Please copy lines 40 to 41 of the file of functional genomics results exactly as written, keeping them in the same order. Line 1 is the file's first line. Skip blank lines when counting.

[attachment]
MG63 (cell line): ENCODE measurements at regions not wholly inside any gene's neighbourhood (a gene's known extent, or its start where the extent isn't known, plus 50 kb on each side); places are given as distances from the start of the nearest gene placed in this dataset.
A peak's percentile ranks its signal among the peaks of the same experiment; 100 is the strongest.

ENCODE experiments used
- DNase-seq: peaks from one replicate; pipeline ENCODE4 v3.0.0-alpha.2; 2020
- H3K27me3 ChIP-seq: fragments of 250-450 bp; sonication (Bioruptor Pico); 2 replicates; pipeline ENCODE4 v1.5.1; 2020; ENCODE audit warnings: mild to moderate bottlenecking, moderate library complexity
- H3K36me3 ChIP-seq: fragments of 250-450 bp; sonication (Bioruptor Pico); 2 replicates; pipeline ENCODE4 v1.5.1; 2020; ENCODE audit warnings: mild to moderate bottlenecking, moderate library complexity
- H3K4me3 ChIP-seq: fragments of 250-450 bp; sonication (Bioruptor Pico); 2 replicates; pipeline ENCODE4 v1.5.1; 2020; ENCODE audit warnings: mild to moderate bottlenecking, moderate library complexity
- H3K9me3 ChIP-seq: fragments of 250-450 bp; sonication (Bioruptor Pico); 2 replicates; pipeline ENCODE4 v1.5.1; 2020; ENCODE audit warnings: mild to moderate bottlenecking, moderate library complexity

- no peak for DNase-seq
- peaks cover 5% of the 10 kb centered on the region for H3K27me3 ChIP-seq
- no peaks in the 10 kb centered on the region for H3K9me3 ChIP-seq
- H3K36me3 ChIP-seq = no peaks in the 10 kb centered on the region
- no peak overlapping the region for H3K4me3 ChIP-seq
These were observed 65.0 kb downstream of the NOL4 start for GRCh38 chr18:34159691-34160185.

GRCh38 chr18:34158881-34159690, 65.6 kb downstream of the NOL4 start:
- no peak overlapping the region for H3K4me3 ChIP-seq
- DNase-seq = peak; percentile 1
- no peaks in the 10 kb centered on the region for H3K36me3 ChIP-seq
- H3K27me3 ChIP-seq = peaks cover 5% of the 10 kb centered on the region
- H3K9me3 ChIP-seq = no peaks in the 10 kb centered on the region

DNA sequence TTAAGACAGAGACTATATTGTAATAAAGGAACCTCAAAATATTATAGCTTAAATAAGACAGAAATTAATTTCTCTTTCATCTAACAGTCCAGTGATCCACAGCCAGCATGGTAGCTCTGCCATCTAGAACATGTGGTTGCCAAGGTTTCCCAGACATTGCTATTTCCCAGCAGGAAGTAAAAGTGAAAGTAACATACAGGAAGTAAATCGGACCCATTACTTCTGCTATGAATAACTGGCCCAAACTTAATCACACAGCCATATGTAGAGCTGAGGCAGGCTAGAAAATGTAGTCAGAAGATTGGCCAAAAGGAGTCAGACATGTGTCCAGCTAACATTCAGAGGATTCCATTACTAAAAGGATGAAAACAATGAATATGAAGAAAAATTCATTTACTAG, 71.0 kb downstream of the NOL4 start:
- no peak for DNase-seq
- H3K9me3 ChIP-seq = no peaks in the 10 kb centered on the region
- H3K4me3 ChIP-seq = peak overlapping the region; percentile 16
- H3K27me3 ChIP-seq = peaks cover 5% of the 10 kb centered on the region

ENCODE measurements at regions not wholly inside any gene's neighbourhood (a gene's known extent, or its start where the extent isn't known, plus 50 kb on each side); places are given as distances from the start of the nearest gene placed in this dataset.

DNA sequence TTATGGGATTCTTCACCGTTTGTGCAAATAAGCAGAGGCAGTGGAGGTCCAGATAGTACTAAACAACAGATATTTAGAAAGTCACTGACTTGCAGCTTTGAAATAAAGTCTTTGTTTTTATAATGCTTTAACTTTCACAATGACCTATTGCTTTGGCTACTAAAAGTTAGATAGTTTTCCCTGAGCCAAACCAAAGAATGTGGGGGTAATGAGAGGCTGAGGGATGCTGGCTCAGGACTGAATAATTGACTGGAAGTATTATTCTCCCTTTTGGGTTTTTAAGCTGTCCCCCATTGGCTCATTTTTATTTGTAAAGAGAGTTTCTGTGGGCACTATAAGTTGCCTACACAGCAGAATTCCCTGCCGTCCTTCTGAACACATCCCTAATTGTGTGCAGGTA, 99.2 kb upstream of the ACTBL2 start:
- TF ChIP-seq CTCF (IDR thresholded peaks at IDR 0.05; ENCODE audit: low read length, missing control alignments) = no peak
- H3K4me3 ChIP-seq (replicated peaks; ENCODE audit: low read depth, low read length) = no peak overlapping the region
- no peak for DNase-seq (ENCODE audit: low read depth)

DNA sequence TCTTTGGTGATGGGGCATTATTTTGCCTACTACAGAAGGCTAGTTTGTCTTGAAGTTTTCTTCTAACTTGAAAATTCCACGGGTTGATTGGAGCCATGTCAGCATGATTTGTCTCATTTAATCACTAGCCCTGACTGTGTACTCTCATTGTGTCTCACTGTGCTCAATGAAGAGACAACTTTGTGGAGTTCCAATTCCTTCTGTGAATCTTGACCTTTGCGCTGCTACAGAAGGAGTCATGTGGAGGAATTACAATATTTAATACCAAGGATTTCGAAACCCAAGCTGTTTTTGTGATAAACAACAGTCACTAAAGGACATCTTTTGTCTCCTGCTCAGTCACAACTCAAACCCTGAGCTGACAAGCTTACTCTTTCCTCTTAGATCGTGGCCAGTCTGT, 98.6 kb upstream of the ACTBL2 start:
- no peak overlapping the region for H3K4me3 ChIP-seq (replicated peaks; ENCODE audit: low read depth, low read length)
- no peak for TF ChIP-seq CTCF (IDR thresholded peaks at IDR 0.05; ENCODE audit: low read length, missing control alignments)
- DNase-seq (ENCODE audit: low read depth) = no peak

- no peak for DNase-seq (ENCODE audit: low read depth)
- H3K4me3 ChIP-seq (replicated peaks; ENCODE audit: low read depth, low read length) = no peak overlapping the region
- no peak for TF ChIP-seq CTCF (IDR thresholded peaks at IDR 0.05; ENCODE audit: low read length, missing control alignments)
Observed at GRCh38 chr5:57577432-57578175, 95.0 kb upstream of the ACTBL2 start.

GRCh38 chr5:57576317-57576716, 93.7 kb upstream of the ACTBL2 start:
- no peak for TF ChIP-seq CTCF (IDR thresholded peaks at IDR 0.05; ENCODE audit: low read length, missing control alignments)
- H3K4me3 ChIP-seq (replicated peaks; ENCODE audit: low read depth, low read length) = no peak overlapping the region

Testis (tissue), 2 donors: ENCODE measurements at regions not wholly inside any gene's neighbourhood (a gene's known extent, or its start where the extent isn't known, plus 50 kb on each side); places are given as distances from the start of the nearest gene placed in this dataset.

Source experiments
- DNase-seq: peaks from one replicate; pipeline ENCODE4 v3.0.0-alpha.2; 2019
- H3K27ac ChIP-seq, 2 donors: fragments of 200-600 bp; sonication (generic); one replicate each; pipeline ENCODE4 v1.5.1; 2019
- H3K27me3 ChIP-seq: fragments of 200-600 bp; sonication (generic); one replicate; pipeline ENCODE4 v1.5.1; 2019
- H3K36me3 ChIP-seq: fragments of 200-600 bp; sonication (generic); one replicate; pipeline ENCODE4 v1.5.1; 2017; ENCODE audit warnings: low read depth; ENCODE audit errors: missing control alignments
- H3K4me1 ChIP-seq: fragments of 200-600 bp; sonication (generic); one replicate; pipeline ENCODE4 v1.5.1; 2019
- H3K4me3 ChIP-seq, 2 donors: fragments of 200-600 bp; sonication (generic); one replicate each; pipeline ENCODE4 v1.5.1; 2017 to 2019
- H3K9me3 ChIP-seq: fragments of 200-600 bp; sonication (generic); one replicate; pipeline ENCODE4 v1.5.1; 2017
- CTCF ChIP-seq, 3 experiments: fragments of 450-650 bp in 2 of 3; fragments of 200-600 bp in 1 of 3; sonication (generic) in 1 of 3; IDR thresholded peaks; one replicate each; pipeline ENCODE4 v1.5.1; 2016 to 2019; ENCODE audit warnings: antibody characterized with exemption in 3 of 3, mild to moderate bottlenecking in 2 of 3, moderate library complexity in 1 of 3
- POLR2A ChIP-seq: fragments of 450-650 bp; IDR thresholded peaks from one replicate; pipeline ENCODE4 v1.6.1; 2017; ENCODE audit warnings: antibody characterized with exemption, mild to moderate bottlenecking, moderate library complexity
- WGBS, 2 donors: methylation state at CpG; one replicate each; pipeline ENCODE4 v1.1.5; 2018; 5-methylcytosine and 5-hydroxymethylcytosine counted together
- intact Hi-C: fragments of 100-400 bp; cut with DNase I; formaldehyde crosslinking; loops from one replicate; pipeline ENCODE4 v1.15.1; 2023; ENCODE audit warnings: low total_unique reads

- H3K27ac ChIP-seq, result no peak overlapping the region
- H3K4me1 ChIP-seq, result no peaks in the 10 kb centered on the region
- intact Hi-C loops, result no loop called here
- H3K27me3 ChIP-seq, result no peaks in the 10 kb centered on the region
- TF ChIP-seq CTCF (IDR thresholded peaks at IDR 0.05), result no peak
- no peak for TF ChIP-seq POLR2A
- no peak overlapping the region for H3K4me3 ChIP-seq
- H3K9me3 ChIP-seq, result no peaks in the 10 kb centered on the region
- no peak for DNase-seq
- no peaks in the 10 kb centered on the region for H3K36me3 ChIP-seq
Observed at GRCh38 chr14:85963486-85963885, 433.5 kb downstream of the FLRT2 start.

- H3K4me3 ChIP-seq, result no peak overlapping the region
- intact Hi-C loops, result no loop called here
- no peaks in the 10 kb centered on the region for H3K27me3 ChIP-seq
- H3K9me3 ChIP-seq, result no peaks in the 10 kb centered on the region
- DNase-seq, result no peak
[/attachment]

- no peak for TF ChIP-seq CTCF (IDR thresholded peaks at IDR 0.05; ENCODE audit: low read length, missing control alignments)
- H3K4me3 ChIP-seq (replicated peaks; ENCODE audit: low read depth, low read length) = no peak overlapping the region